I woke up this morning and listened to a report on NPR about how the long-term unemployment numbers have not been this high since the great depression. Our house in Colorado has not sold. Our income is down considerably. I left a good paying job that I loved to move to the Inland Northwest to farm, but getting the farm going is slow due to limited cash. It’s cold and rainy. My husband is in Walla Walla most of the week. Was I nuts?

Today is the muslim day of Eid al-Adha, or the Festival of Sacrifice. It commemorates the willingness of Abraham to sacrifice his son Ishmael as an act of obedience to God.  At the last-minute, God intervenes and provides Abraham with a ram to sacrifice instead. You know the story. (Upon reviewing it today, I noticed that Ishmael was 13 at the time. If you have ever known a 13-year-old boy perhaps you can relate to why Abraham may have dreamed about such a thing?)

On this day, muslim’s traditionally sacrifice a goat, sheep, cow or camel to honor Abraham’s sacrifice. A local farm up the road from where I live has become one of THE places for local muslim’s to sacrifice a goat or sheep. The animal should be purchased and then slaughtered personally by the owner. If that is not possible, the owner should witness the slaughter. The meat is traditionally split up into thirds; 1/3 for the family, 1/3 for friends and neighbors, and 1/3 for the poor or needy.

Today I had an opportunity to witness this event. It rained about an inch last night. The ground was muddy where it was not outright flooded, and the day was damp and cool, but everyone was generally in good spirits. Here is what I learned. If you are squeamish about knowing HOW an animal actually died to feed someone,  you may want to stop reading now. No pictures today for obvious reasons.

  1. It is actually quite simple to kill a sheep or goat. The animal is held down onto the ground and the throat is quickly cut with a sharp knife. In less than a minute, the animal is dead with very little struggle. I watched one man gently pat the head of the goat as it died, a gesture I found profoundly respectful in its simple intention to give comfort and thanks.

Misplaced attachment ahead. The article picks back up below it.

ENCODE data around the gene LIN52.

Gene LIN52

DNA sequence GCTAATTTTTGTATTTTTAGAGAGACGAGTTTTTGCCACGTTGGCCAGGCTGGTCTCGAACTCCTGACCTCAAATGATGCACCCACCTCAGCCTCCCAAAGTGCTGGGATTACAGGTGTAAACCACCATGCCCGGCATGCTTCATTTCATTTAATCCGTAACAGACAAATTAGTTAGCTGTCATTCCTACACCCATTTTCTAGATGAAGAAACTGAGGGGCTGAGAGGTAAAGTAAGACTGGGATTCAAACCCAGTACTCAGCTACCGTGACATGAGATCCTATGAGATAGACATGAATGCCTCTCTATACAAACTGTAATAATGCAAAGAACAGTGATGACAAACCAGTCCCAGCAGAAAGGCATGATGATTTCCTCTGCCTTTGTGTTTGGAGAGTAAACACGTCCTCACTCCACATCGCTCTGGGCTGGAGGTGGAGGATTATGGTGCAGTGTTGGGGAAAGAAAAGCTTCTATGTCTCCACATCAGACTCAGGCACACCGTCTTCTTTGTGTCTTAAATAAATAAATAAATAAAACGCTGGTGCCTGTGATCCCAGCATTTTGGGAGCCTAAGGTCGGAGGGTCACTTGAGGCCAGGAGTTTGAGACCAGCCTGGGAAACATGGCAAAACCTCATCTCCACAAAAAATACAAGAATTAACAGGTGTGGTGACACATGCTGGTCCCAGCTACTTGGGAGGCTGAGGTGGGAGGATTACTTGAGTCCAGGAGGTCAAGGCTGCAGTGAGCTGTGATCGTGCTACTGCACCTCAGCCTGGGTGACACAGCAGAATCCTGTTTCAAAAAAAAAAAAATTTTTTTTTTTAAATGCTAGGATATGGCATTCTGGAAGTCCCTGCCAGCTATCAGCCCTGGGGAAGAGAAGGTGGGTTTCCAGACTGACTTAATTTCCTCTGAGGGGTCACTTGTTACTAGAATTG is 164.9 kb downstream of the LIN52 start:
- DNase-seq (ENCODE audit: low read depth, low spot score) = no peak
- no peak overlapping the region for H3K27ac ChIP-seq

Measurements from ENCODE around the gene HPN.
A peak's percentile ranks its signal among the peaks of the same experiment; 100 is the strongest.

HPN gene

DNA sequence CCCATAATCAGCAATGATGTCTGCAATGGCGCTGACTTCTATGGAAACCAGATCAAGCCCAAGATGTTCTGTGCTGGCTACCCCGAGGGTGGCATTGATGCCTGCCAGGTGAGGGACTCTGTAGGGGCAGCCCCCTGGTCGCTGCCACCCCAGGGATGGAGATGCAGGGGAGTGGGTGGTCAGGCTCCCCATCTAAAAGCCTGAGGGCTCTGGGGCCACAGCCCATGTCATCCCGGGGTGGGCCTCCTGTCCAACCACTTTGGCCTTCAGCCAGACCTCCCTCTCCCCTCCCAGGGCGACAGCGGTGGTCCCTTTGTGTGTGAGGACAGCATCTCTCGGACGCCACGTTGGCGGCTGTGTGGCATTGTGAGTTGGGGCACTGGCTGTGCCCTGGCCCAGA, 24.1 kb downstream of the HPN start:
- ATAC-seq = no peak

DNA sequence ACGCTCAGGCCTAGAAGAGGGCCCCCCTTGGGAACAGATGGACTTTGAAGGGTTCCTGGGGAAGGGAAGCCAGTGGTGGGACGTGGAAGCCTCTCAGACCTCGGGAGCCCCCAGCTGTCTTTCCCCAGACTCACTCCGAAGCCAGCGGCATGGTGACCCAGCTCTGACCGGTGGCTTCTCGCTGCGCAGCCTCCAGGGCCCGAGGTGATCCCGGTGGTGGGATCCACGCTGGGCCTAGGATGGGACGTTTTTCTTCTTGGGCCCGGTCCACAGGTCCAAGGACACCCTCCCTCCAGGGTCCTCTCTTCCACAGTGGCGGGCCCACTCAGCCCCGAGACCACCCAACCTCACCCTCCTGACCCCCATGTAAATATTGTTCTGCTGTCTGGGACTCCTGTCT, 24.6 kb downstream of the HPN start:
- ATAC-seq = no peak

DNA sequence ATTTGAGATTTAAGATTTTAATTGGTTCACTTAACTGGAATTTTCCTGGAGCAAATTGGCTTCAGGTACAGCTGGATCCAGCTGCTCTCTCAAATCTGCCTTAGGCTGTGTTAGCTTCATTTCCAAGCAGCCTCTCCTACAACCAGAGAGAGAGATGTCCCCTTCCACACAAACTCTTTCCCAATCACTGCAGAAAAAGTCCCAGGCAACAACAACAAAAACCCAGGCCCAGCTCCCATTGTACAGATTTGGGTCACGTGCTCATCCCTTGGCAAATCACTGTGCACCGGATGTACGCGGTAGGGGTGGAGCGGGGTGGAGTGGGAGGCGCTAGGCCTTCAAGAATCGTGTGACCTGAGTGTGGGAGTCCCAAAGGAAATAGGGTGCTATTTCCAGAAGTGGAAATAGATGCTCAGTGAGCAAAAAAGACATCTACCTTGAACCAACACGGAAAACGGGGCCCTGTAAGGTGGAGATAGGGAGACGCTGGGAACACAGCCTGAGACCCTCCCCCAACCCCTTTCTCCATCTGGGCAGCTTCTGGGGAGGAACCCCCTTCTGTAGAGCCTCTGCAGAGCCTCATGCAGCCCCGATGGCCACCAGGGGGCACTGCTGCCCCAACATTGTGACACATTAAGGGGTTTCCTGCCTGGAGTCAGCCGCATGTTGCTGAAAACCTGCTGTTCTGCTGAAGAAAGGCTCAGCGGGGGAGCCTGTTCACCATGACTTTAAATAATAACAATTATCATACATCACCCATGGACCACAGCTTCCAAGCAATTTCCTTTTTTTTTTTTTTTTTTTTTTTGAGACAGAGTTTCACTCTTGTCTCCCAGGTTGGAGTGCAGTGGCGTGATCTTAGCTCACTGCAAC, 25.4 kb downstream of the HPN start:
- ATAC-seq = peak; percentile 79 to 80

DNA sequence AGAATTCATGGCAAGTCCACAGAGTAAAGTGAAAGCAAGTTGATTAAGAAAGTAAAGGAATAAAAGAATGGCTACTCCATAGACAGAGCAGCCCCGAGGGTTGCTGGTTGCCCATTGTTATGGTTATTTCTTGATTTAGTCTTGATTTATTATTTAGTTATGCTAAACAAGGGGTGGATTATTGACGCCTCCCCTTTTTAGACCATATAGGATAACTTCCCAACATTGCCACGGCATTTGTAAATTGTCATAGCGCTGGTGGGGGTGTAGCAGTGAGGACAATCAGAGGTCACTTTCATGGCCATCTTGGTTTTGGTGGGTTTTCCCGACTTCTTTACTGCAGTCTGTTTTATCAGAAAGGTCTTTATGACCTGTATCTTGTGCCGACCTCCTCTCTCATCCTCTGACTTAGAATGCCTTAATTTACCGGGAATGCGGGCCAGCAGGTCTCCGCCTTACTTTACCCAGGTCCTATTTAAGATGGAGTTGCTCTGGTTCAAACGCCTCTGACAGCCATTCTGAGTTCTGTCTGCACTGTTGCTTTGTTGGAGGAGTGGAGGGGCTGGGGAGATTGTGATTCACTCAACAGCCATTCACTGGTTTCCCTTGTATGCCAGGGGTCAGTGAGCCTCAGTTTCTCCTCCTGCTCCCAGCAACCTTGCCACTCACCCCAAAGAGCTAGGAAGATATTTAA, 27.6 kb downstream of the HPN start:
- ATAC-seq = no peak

2. Once killed, skin the animal as soon as possible, as it is much easier to remove the skin while the animal is still warm.
  3. There really isn’t a lot of meat on these animals. By the time they have been skinned and gutted, there isn’t much left. But there are A LOT of guts. Must be all those stomachs.
  4. Some wanted the kidneys, heart, liver… some wanted just some of it, some didn’t want any of it. To each his own. I for one am NOT a liver eater. The liver is the body’s filter. Probably explains why dryer lint would taste better.
  5. This was clearly a rite of passage for some of the participants. Those who had been there before helped educate the “newbies” on the ins and outs. “Look for the front teeth to be larger than the side teeth. That is how you know it is old enough”. The animals must be of a certain age in order to be sacrificed. Each man (no women) chose his own animal.
  6. Skinning and gutting (and in some cases cutting up) more than 20 animals takes a lot of time, even when you can hang three animals at once and have help.
  7. A warm old labrador dog, leaning against your legs for as long as you are willing to pet him, makes a great heating pad.

Interestingly, I walked away from this experience feeling recommitted to farming. Not because there clearly is a market for goat and sheep meat, though clearly there is, but because it was so wonderful to see people taking full responsibility for the end of an animal’s life, with respect, despite the mud and time-consuming process.

There is something appropriate and holistic about participating in the slaughter of an animal that will feed you. No it is not fun. There is struggle and blood on the ground. It IS a sacrifice, every time we do it.  And to always remove ourselves from that sacrifice makes us less thankful. This animal died so that I may live, so I had better live well. That is the lesson of knowing where your meat comes from, and it is something I want to be a part of.

By the way, I’ve had goat meat (also called chevon or cabrito). It is becoming quite common at farmers markets. Give it a try. It is quite good, akin to lamb or venison, but not as strongly flavored as either, in my opinion.

Miles Away Farm Blog © 2010, where we’re miles away from owning any goat yet, but have big plans for the spring.